The findings of HEPI’s most recent survey of the student academic experience, this year carried out jointly with Which? and published on Wednesday 15 May 2013, show that nothing much has changed in respect of things like the number of contact hours that students receive and the size of their teaching groups since the first survey HEPI conducted in 2006 when fees were still £1,000 per year. Our intention then was to establish a baseline to enable us to observe whether, as students paid more, the provision that was made for them improved. In respect of those things measured by our survey it has not. On the other hand, while it is true that students are paying higher fees – nine times higher – for the most part these increased fees have been accompanied by reduced grant from the Government, and so universities are not in a position to improve the provision that they make for students.
One finding in the surveys that is regularly seized upon by the media is that contact hours vary greatly, not only by subject – that is not in the least surprising given the different characteristics of , say, medicine and philosophy – but also within a subject between universities. But even that is not in itself surprising. Different pedagogic approaches require a different balance between teaching and self-directed study. What is important is that students understand what to expect and that universities are upfront about this – that is one of the key recommendations arising from the survey. But as has been pointed out many times by others a focus on contact hours alone is unhelpful and naive. Contact hours themselves say nothing about the quality of teaching and learning or of the student experience, and indeed we found that by and large students – even those with the least amount of contact – were overwhelmingly satisfied with the amount of contact they received.
Of much greater concern is the large variation uncovered in the total amount of studying that students do. Differences between subjects may be explicable. What is more difficult to explain is the very large differences in the amount of study that may be required of students in different universities in the same subject. This suggests – we cannot put it stronger than that at present – that there are very different standards achieved in different universities in the same subject. It is a reasonable proposition that all else being equal a student who studies hard will achieve higher standards of knowledge and understanding at the end of their time at university than one who devotes much less time (in some cases less than half the time) to their study. This issue has been steadfastly ignored by leaders of the University establishment who conveniently conflate concerns about contact hours with concerns about total study effort and standards, and who respond to concerns about the latter by saying that the amount of contact is no indicator of quality standards – a complete non-sequitur. These are serious issues, and deserve to be addressed properly. It reflects no credit on those concerned that they avoid the issue.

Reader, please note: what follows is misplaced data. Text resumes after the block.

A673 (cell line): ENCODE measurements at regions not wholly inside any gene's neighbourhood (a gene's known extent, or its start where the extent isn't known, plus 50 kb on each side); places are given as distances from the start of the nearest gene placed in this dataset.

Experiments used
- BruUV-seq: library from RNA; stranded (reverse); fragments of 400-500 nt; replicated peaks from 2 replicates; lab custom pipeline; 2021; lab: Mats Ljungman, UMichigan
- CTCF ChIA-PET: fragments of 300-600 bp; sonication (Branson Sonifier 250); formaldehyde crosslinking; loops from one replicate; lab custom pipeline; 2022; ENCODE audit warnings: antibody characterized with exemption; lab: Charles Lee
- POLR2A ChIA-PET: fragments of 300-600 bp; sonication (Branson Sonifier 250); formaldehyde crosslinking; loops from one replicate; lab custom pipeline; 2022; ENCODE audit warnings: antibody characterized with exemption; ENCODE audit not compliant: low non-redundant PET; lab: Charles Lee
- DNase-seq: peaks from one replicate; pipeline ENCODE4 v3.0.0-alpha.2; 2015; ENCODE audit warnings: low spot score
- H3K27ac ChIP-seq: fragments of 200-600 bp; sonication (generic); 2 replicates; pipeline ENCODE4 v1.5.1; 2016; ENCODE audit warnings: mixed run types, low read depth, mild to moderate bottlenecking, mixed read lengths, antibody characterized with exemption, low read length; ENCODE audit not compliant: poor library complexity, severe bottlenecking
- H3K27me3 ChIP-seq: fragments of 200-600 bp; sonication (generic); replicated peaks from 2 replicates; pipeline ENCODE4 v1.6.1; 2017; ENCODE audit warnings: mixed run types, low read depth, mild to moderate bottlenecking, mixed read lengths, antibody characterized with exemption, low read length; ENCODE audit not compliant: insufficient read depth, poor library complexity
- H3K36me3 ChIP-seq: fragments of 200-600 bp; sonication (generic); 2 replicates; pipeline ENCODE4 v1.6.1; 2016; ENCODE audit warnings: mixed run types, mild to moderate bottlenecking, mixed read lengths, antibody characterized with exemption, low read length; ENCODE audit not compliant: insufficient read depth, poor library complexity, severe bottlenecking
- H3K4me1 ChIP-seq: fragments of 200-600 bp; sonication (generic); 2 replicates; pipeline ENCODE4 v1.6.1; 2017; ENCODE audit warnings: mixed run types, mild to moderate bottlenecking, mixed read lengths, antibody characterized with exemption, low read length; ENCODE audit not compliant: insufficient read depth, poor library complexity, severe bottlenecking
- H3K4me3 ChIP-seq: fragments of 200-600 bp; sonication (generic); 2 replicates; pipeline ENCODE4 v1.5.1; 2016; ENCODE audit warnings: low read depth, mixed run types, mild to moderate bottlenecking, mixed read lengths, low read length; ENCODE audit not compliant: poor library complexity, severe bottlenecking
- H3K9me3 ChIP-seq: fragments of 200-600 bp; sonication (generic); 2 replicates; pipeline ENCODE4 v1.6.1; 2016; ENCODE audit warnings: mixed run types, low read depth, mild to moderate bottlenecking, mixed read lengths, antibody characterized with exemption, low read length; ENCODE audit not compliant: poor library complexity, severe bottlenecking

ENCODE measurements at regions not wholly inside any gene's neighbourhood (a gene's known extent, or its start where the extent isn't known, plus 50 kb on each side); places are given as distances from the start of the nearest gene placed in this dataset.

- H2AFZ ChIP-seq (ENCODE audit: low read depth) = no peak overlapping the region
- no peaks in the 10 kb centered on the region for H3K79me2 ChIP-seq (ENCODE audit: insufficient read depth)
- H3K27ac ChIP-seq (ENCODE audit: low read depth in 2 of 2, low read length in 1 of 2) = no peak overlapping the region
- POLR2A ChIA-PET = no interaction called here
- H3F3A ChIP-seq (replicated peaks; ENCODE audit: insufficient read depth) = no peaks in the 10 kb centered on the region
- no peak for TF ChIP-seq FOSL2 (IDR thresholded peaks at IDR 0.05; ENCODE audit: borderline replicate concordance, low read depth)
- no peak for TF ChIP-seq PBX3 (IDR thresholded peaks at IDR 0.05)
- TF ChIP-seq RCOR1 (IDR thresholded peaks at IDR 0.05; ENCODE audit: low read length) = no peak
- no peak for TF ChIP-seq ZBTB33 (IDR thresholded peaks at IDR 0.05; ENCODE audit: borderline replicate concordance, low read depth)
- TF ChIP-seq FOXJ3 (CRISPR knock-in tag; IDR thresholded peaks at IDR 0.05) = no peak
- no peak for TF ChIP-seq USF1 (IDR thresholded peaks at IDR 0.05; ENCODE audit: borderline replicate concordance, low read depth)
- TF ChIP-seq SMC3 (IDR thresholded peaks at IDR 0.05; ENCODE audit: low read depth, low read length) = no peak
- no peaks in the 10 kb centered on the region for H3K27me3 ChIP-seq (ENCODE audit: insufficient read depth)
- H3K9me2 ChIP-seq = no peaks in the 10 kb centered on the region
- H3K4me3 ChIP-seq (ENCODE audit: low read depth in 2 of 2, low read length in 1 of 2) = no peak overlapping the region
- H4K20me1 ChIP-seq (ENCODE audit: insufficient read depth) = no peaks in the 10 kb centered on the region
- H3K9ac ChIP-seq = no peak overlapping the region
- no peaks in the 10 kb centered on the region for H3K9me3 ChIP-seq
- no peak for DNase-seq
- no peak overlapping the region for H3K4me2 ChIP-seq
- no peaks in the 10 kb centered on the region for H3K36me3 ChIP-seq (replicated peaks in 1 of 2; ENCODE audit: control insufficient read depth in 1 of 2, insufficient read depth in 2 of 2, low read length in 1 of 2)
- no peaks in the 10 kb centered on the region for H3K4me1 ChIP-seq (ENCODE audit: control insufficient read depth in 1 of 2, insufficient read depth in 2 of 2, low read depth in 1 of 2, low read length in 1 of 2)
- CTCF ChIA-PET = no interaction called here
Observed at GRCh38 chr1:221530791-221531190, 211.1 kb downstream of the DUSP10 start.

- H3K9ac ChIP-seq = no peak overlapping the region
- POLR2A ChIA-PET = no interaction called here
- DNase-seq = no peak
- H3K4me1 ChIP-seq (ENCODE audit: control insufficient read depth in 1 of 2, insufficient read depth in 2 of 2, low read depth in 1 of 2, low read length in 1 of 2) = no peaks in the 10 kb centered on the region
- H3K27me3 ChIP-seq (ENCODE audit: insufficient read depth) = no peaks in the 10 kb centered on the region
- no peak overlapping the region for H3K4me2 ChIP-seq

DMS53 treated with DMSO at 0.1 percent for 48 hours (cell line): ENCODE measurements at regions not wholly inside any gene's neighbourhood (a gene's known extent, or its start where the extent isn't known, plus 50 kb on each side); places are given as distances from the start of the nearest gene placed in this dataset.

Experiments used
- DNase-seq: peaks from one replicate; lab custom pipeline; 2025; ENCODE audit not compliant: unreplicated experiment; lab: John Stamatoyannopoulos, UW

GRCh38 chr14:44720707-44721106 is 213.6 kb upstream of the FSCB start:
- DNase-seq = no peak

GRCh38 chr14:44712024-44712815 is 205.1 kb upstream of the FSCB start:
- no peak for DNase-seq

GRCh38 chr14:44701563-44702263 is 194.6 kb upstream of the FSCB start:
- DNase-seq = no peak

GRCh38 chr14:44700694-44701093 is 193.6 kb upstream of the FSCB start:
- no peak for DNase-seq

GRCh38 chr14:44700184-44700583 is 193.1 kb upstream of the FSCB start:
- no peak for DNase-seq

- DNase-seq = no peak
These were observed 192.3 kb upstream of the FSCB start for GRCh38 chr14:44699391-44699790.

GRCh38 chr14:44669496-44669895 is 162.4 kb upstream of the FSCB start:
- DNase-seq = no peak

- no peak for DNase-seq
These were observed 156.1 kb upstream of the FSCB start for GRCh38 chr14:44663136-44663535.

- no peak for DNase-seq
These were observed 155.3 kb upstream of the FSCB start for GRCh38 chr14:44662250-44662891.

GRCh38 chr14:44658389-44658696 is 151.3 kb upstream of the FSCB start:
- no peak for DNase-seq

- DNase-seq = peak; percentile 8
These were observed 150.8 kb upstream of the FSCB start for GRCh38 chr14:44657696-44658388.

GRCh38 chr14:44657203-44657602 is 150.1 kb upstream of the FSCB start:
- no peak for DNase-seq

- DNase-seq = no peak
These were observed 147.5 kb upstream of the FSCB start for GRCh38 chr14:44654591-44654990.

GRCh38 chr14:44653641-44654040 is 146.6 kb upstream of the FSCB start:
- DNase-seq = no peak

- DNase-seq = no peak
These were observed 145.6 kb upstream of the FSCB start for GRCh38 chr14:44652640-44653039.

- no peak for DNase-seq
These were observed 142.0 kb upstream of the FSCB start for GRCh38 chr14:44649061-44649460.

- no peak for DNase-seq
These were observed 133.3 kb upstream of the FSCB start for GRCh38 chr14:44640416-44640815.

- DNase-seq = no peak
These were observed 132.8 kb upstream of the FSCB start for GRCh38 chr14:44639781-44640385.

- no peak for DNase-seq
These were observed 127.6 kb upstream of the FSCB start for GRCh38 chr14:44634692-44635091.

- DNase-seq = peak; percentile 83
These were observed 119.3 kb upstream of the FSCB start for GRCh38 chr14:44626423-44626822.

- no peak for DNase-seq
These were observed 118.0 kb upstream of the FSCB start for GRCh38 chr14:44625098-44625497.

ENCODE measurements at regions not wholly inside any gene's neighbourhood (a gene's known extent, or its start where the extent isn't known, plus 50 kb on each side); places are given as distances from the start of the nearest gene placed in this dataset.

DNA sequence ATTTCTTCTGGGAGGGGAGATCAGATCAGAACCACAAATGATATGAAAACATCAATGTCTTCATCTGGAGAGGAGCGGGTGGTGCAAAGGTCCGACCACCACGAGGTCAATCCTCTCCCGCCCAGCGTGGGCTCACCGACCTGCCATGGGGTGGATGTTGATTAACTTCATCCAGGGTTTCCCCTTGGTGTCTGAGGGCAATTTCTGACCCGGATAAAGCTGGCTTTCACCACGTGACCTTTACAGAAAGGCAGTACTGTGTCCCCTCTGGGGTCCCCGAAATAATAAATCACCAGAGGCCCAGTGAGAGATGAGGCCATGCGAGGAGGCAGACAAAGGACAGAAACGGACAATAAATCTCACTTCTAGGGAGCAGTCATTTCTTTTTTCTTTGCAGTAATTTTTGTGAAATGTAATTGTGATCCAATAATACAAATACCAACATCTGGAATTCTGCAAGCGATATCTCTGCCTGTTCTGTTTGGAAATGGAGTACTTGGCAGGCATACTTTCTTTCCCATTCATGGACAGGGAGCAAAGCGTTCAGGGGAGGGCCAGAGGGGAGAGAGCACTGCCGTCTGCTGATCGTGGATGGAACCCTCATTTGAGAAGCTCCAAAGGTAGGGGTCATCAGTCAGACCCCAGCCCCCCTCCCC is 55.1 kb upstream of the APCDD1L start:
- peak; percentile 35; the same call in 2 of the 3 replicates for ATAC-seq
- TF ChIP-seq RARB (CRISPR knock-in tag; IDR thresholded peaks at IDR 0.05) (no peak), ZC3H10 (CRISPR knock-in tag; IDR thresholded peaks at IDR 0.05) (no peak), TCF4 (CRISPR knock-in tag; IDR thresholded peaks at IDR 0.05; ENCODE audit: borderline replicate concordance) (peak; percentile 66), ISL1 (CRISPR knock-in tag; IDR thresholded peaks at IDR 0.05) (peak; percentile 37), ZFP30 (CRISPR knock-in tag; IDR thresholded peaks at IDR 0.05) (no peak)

Related to this is the fact that students appear to be studying no more than 900 hours a year on average (an average of about 30 hours weekly for about 30 weeks). That compares with 1200 hours a year that, according to the Quality Assurance Agency (QAA), students should be studying to obtain the 120 credits that one year of study brings. Again, the question arises, what does it say about standards in our universities if on average students are studying for just three quarters of the time that they should be studying, and yet obtain their degrees at the end of it? Another key recommendation arising from the study is that this ought to be investigated, understood and explained, and there are welcome signs that the QAA is engaging with this question. It is important. If it becomes known that English degrees are obtained on average with just three quarters of the effort that is required to obtain a degree elsewhere in Europe (and that is at present an assumption that has not been researched) then that will be potentially very serious for the reputation of our universities.
The other thing to note is that although students continue to put in far less hours than they should, nevertheless one significant change since the first survey in 2006 is that, whereas they are not receiving any more teaching and their group sizes are no smaller than before, they are putting in significantly more effort than they were – on average two hours per week more. One can speculate why that may be, but it could be that the fact that they are now paying such high fees combined with the difficult economic environment and the difficulty of securing employment means that students are forced to be much more serious about their study and that the imperative to obtain a good degree is increased. If so, then the problem about the amount of effort students put in may be not so much a problem of willingness to work hard but a problem of expectations and demands on the part of universities.
A copy of the 2013 HEPI/Which Student Academic Experience Survey is available for download here